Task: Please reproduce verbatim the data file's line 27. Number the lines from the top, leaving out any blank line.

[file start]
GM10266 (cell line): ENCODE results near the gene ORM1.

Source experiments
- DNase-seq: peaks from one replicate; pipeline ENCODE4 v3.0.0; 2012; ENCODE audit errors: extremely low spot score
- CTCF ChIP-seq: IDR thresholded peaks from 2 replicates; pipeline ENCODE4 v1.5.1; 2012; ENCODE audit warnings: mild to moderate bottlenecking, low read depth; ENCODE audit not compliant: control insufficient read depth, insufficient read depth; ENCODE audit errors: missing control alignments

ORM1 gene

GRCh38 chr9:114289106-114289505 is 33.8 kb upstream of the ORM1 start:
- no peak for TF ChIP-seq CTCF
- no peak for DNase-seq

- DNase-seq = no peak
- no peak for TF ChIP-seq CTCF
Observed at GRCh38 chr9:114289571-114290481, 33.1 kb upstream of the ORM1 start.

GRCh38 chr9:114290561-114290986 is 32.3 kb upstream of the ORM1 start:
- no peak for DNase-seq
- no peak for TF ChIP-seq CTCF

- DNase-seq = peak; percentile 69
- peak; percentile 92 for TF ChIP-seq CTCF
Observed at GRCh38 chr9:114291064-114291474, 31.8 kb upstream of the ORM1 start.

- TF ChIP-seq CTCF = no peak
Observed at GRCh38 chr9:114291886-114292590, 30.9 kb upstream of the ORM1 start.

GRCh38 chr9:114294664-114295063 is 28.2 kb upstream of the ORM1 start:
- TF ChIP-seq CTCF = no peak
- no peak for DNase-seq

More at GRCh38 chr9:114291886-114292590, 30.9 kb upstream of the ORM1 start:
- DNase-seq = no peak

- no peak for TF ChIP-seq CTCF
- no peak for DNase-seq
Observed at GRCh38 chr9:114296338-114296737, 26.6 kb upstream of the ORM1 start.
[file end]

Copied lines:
Observed at GRCh38 chr9:114296338-114296737, 26.6 kb upstream of the ORM1 start.